WASHINGTON --President Donald Trump promised Friday to take action "very rapidly" to protect the U.S. and its citizens, a day after a federal appeals court firmly kept his travel ban on hold.
He didn't reveal his planned next step to control travel into the U.S. from countries that he considers potential terrorist threats.
"We'll be doing things to continue to make our country safe," Trump pledged at a news conference with Japanese Prime Minister Shinzo Abe. "It will happen rapidly. We will not allow people into our country who are looking to do harm to our people."
Trump added that still expects to prevail in a legal challenge to his travel ban, despite Thursday's 3-0 ruling by the 9th U.S. Circuit Court of Appeals that kept it from going back into effect.
"Ultimately, I have no doubt that we'll win that particular case," he said.
Trump stressed that voters elected him to keep the country secure, "so we'll be doing something very rapidly having to do with additional security for our country. You'll be seeing that sometime next week."
He added that "extreme vetting" is still planned for would-be visitors or immigrants from other countries.
Conjuring images of unspecified danger, Trump said he had "learned tremendous things that you could only learn, frankly, if you were in a certain position, namely president. And there are tremendous threats to our country. We will not allow that to happen, I can tell you that. We will not allow that to happen."
Trump is standing by his argument that national security hangs in the balance.
He issued an all-caps Tweet shortly after Thursday's court ruling: "SEE YOU IN COURT, THE SECURITY OF OUR NATION IS AT STAKE!"
In West Wing comments on Thursday night, he exhibited an air of confidence: "We have a situation where the security of our country is at stake and it's a very, very serious situation, so we look forward ... to seeing them in court." He added: "We're going to win the case."
MORE: White House to fight judge's immigration order that blocks travel ban
The Justice Department said it was "reviewing the decision and considering its options."
It could appeal the restraining order on Trump's travel ban to the U.S. Supreme Court or it could attempt to remake the case in the district court.
White House counselor Kellyanne Conway suggested the next step would be to argue the merits of the executive order.
"The statute provides a president ... with great latitude and authority to protect the citizens and to protect the nation's national security," Conway said. "This was not argued on the merits. Now that we'll have an opportunity to argue on the merits we look forward to doing that. We look forward to prevailing."
The ruling represented a setback for Trump's administration and the second legal defeat for the new president in the past week.
Trump's decision to sign the executive order late last month has sparked protests at airports around the world as authorities barred scores of travelers from entering the country amid confusion over how to implement the details.
The appellate decision brushed aside arguments by the Justice Department that the president has the constitutional power to restrict entry to the United States and that the courts cannot second-guess his determination that such a step was needed to prevent terrorism.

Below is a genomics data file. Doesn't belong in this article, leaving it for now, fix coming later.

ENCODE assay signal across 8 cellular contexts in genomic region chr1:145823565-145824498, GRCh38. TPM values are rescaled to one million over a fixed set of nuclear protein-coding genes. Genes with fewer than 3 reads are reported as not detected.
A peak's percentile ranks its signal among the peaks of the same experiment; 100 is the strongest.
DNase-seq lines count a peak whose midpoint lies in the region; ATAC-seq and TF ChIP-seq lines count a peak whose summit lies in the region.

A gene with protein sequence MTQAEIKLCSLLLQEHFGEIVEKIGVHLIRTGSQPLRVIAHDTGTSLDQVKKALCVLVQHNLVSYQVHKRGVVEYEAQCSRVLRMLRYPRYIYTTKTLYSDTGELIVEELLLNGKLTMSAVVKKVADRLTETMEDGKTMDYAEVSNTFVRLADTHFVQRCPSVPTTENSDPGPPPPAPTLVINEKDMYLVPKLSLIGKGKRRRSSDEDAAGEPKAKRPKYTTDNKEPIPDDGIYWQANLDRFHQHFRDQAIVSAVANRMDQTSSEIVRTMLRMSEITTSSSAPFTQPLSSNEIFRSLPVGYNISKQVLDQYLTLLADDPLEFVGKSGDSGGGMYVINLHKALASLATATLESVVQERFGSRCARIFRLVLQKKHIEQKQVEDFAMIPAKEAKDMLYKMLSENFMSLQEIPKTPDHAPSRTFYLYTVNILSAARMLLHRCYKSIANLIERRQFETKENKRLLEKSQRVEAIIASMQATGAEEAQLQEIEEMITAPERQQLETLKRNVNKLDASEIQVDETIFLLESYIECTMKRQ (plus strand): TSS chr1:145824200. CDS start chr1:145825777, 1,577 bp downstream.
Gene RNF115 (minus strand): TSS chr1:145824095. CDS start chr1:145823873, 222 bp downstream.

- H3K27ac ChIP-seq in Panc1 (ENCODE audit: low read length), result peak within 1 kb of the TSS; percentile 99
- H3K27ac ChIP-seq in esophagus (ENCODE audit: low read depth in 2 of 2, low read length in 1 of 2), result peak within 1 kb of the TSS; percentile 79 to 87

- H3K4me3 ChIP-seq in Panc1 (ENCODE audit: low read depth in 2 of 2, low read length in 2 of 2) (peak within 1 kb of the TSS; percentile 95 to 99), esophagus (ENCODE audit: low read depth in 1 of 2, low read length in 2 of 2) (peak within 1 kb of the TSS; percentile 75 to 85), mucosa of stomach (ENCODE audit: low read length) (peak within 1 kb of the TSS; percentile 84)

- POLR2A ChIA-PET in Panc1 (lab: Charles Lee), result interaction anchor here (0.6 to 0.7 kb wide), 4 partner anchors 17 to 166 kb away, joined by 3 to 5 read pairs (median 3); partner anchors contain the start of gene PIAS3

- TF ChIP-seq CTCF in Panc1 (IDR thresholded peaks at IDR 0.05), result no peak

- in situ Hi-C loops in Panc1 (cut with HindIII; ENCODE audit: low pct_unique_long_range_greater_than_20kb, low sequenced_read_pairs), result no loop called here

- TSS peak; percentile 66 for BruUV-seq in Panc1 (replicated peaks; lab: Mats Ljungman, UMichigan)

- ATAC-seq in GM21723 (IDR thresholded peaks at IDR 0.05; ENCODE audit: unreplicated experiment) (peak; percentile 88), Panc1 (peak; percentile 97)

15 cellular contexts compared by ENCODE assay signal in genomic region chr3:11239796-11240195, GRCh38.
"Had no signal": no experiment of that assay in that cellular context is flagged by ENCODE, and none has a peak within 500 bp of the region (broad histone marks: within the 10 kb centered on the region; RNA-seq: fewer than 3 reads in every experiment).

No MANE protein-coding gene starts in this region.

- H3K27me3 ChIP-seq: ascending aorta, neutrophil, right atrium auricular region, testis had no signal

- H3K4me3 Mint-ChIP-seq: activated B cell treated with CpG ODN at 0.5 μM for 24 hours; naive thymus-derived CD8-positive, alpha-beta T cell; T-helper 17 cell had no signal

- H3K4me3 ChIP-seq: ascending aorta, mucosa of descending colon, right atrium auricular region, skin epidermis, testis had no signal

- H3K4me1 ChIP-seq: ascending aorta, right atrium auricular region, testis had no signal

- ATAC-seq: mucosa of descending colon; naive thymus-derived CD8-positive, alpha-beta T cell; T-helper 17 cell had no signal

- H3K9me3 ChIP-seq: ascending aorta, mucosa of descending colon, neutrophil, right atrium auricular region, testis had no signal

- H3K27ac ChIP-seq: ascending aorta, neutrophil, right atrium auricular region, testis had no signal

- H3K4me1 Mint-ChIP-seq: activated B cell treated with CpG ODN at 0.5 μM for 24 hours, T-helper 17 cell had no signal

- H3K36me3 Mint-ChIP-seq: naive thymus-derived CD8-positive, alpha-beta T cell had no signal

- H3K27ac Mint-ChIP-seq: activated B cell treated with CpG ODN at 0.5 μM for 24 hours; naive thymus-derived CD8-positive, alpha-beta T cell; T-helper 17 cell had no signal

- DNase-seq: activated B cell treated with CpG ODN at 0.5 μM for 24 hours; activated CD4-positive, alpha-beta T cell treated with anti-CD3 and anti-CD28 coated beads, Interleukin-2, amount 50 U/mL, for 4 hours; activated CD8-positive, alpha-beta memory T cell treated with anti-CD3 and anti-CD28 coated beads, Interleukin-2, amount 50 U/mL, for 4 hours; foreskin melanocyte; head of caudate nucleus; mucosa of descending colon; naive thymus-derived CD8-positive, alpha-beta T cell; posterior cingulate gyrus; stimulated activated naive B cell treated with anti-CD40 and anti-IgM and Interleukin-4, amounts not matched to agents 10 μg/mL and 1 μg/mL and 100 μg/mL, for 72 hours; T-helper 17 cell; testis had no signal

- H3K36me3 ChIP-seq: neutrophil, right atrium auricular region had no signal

Senate Minority Leader Chuck Schumer tweeted Thursday that Trump "ought to see the writing on the wall" and abandon the proposal.
The New York Democrat called on the president to "roll up his sleeves" and come up with "a real, bipartisan plan to keep us safe."
House Democratic leader Nancy Pelosi of California promised, "Democrats will continue to press for President Trump's dangerous and unconstitutional ban to be withdrawn."
And Trump's former presidential rival Hillary Clinton offered a terse response on Twitter, noting the unanimous vote: "3-0."
Congress' Republican leaders, House Speaker Paul Ryan and Senate Majority Leader Mitch McConnell, declined to comment.
U.S. District Judge James Robart in Seattle issued the temporary restraining order halting the ban after Washington state and Minnesota sued, leading to the federal government's appeal.
The Trump administration has said the seven nations - Iran, Iraq, Libya, Somalia, Sudan, Syria and Yemen - have raised terrorism concerns.
The states have argued that the executive order unconstitutionally blocked entry based on religion and the travel ban harmed individuals, businesses and universities.
In a hallway conversation with reporters, Trump expressed confidence that he will prevail in court if the case is argued on the merits.
He and his aides frequently refer to a ruling by a federal judge in Boston who declined last week to extend a temporary injunction against Trump's travel ban.
In the separate federal ruling in Seattle that night, a different federal judge put the ban on hold nationwide; it is that judge's decision that the White House has challenged.
"It's a decision that we'll win, in my opinion, very easily and, by the way, we won that decision in Boston," Trump said.
The president, in his third week in office, has criticized the judiciary's handling of the case.
Last weekend, he labeled Robart a "so-called judge" and referred to the ruling as "ridiculous." Earlier this week he accused the appellate court considering his executive order of being "so political."
Trump's Supreme Court nominee, Judge Neil Gorsuch, has referred to the president's comments as "demoralizing and disheartening," according to a Democratic senator who asked him about Trump's response.
Trump has yet to nominate a candidate to be solicitor general, the lawyer who argues before the Supreme Court on behalf of the United States. Trump told reporters he'll be making that decision over the next week.
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